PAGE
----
Paraphrasing Peter Senge’s Laws of Systems Thinking:
Our problems of today often derive from our solutions of yesterday. Within many organizations, the pressure to “fix” problems overwhelms the discipline required to first study and understand them. Over time, this leads to widening gaps between an organization’s current reality and its desired state. Therefore, while applying familiar, comfortable solutions may create temporary improvements, often these solutions do not fundamentally address the underlying issues creating our recurring problems in the first place.
The easy way out leads us right back in. As the nature and causes of our systemic challenges evolve over time, so must our solutions evolve with them. We cannot retrofit our old solutions to new problems. When we try to do this, the system pushes back and we discover that our solutions of the past are becoming less and less effective over time and are often accompanied by new, unintended consequences because they aren’t really addressing the root causes of the problem. Therefore, we must seek first to understand.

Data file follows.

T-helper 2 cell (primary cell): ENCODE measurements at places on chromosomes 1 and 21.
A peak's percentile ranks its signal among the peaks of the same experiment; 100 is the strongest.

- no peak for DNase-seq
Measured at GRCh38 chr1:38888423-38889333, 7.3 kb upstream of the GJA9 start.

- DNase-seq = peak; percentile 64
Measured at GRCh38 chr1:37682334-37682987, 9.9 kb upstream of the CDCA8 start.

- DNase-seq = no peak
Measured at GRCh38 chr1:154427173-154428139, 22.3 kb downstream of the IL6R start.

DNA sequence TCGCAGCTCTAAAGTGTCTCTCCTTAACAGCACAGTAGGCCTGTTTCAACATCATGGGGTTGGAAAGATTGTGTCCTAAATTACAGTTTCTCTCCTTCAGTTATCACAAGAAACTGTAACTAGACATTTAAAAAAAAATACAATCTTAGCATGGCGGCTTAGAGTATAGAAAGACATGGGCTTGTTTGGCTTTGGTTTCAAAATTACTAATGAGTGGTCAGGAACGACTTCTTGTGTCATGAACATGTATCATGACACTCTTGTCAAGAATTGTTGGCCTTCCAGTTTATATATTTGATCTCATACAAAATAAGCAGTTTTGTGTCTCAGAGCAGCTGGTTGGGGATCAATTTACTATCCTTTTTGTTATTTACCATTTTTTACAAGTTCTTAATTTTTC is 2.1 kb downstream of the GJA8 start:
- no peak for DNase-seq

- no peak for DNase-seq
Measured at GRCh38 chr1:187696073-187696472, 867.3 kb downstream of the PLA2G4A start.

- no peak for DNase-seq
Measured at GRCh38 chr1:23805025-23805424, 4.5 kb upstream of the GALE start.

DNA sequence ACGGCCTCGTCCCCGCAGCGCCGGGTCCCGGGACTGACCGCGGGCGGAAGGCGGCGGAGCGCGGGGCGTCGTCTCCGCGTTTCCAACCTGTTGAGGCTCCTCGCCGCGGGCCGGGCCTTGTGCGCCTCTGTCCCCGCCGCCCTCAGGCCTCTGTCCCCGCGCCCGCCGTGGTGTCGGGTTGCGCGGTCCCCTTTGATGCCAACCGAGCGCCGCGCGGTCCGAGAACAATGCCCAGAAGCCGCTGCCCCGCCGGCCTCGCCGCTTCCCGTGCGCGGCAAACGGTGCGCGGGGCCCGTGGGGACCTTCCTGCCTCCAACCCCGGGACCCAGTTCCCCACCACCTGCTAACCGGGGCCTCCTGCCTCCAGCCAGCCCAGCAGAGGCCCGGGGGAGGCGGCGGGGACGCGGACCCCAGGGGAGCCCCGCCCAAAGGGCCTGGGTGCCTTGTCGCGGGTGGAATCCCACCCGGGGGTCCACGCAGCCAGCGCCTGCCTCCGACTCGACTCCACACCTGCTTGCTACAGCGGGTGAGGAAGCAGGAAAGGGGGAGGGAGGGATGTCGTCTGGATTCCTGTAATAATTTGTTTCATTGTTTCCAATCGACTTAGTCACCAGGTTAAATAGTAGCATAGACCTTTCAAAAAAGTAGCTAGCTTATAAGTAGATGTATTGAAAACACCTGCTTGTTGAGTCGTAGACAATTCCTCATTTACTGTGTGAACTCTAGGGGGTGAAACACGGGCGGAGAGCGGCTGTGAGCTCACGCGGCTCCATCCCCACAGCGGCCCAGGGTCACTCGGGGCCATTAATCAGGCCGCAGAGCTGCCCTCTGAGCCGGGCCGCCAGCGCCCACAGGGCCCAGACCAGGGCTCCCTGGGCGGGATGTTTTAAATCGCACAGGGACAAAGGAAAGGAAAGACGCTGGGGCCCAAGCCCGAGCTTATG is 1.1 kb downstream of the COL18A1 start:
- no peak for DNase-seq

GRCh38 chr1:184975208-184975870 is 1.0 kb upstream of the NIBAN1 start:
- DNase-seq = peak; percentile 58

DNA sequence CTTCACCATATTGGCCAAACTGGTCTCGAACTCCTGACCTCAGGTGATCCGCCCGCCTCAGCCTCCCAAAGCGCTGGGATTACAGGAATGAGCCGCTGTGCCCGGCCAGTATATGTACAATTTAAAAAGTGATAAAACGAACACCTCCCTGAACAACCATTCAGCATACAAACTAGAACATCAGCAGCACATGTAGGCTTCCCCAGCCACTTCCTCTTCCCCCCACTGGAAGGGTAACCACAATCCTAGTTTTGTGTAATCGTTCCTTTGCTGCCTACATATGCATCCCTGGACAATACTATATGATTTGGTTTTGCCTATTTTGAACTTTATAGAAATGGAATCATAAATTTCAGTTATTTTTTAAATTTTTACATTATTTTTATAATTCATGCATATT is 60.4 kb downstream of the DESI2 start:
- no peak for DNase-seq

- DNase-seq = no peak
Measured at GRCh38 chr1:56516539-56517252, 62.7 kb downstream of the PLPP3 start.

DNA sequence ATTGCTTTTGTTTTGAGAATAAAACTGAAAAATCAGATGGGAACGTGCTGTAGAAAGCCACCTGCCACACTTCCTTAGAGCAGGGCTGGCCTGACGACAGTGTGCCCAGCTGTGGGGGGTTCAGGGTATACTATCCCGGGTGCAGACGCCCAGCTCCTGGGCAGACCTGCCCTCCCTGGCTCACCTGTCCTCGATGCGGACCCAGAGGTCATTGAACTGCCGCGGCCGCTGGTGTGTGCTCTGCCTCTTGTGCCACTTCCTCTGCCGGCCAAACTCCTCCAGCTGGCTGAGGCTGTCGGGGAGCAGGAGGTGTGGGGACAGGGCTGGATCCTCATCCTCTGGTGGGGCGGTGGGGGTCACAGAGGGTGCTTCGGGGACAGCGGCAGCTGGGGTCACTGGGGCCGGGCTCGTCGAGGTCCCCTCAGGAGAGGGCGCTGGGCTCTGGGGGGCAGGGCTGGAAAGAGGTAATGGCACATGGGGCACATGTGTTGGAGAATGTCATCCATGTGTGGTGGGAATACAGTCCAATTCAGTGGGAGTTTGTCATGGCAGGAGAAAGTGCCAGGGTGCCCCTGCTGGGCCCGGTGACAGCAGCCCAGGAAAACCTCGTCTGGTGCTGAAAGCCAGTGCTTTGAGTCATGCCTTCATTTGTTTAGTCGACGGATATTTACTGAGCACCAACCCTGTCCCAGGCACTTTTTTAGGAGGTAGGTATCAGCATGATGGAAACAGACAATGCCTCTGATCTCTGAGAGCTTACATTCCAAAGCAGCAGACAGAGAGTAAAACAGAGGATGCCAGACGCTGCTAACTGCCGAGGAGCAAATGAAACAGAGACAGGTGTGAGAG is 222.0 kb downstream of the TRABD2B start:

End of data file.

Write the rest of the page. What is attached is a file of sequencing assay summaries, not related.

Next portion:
Faster is slower. If we can slow ourselves down enough and take the deep dive into the heart of the problem, asking “why” multiple times, we can discover and more thoroughly understand the root causes of our problems. This approach can lead us to develop goals centered around smaller, more targeted, areas of leverage that will yield the most meaningful results. It is these consistent, small, targeted, ordinary changes that, over the long haul, will be the most impactful.
Great organizations are great not because they enact large, sweeping changes and initiatives, but rather because they use an ongoing, targeted, consistent process to discover, study, and address small gaps before they spiral into much larger problems.
Senge, P. M. (1990). The fifth discipline: the art and practice of the learning organization. New York: Doubleday.